The global longevity and anti-senescence therapies market is set to grow to $644.4 million by 2023.
According to a report from Trends Market Research (published by BCC Research) entitled: Global Longevity And Anti-Senescence Therapy Market; the market should grow by a compound annual growth rate (CAGR 2018-2023) of 14.3% to $644.4 million by 2023. We took a deeper dive into the key data and chatted with Brin Singh a Consulting Partner at Trends.
Longevity.Technology: To build your report you reviewed clinical trials and expected launch timeframes for anti- senescence products … what human trials have you addressed in this assumption?
Brin Singh: We considered a few published research articles in recent years to support our findings on the clinical trials. In January 2019, in University of Texas various researchers published the results of a trial in which 14 patients suffering from the fatal lung condition Idiopathic Pulmonary Fibrosis (IPF) were treated with a combination of drugs which researchers believed would wipe out senescent cells.
The key objective was to remove the senescent cells that promote diseases of aging. For the three weeks, nine doses of a leukaemia drug called dasatinib and quercetin, a supplement were taken by all the patients. And at the end of the trial, the patients were reportedly able to walk farther than they could earlier in the same amount of time. Additionally, other visible signs of improvement were seen without any serious side effects.
Researchers are testing the drugs and therapies on people with serious diseases, and eventually hoping to understand whether senolytic agents could be given to healthy people or not. A geneticist at the University of California, was able to reverse participants’ biological, or epigenetic, clock by an average of two-and-a-half years after being treated with a combination of growth hormone and two common drugs used for diabetes medications.
It was a small study conducted between 2015 and 2017 on nine men between the age of 51 and 65 years. This study, known as the TRIIM (Thymus Regeneration, Immunorestoration, and Insulin Mitigation) trial, is the first human clinical trial designed to reverse aspects of human aging. These results are preliminary due to the small scale of the clinical trial and the researchers are urging caution until larger studies can be launched. A cell biologist from the University of Aachen in Germany, said the study is very small, making it difficult to draw firm conclusions. Since aging is a key driver of many diseases, targeting that process could be a catch-all for treating a range of diseases and improving quality of life for pretty much everybody.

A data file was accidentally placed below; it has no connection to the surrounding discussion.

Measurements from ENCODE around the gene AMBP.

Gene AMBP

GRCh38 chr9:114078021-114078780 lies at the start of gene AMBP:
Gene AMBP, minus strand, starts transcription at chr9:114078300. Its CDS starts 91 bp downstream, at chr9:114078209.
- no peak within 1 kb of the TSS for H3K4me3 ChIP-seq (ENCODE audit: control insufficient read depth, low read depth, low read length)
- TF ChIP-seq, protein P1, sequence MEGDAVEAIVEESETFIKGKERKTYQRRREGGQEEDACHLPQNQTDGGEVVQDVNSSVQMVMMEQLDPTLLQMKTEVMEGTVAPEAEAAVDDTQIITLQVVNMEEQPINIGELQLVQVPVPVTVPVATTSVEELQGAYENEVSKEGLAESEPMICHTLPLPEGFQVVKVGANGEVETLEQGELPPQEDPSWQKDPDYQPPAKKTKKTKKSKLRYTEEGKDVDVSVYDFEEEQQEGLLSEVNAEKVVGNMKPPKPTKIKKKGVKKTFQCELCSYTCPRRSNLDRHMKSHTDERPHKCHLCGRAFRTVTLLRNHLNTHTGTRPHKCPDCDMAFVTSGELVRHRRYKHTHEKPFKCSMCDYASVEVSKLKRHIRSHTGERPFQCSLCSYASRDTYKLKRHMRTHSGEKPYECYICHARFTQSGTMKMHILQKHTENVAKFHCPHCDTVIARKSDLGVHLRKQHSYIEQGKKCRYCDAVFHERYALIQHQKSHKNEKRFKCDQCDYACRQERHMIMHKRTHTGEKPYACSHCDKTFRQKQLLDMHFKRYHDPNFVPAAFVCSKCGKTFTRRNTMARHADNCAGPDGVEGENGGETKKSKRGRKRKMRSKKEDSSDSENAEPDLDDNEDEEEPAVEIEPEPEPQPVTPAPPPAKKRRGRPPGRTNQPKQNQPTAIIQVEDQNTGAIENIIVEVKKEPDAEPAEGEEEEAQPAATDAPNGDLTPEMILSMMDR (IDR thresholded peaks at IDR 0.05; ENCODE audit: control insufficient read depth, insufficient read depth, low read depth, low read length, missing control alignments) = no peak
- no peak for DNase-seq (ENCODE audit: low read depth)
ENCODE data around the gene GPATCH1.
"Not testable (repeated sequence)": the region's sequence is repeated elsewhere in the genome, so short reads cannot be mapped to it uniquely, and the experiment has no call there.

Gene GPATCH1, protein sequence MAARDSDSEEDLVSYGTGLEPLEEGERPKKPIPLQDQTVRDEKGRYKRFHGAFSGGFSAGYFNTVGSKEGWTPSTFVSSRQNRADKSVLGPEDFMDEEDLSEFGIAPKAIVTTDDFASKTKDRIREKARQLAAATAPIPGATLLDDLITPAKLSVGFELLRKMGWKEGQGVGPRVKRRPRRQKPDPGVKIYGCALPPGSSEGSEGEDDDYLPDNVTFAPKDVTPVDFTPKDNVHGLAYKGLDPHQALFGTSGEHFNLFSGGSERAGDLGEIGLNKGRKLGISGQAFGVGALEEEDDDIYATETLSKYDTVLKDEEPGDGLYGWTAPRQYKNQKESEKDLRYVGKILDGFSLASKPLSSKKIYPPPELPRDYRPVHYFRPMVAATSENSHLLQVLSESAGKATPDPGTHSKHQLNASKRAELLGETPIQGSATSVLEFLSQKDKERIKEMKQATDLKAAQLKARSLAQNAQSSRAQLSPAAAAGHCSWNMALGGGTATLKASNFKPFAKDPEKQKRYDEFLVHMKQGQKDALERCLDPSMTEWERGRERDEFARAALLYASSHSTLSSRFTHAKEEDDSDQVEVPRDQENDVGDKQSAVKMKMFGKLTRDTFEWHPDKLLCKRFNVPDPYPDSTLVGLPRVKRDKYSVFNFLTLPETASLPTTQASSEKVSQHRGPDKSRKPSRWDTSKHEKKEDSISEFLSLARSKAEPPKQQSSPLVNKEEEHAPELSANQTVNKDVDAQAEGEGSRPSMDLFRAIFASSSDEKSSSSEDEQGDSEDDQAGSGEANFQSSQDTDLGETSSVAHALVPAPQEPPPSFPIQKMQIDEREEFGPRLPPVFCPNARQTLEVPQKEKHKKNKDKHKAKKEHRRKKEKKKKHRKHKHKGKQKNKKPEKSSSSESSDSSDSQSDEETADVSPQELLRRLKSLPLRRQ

Researchers at EPFL have now reported a new step towards that goal, with human clinical trials of a fruit-derived compound showing promise in slowing mitochondrial aging in elderly patients, with no side effects found.
A compound called urolithin A (UA) was the focus of the study, after previous experiments with it showed promise in extending the lifespans of worms and mice. The compound appears to fight aging by improving the function of mitochondria – the energy-producing part of a cell in a way similar to the benefits of exercise.
Longevity.Technology: Your report promises a detailed description of various anti-senescence therapies, such as senolytic drug therapy, gene therapy, immunotherapy and other stem cell therapies, and their influence in slowing down aging or reverse aging process: Which is the most progressed in your opinion?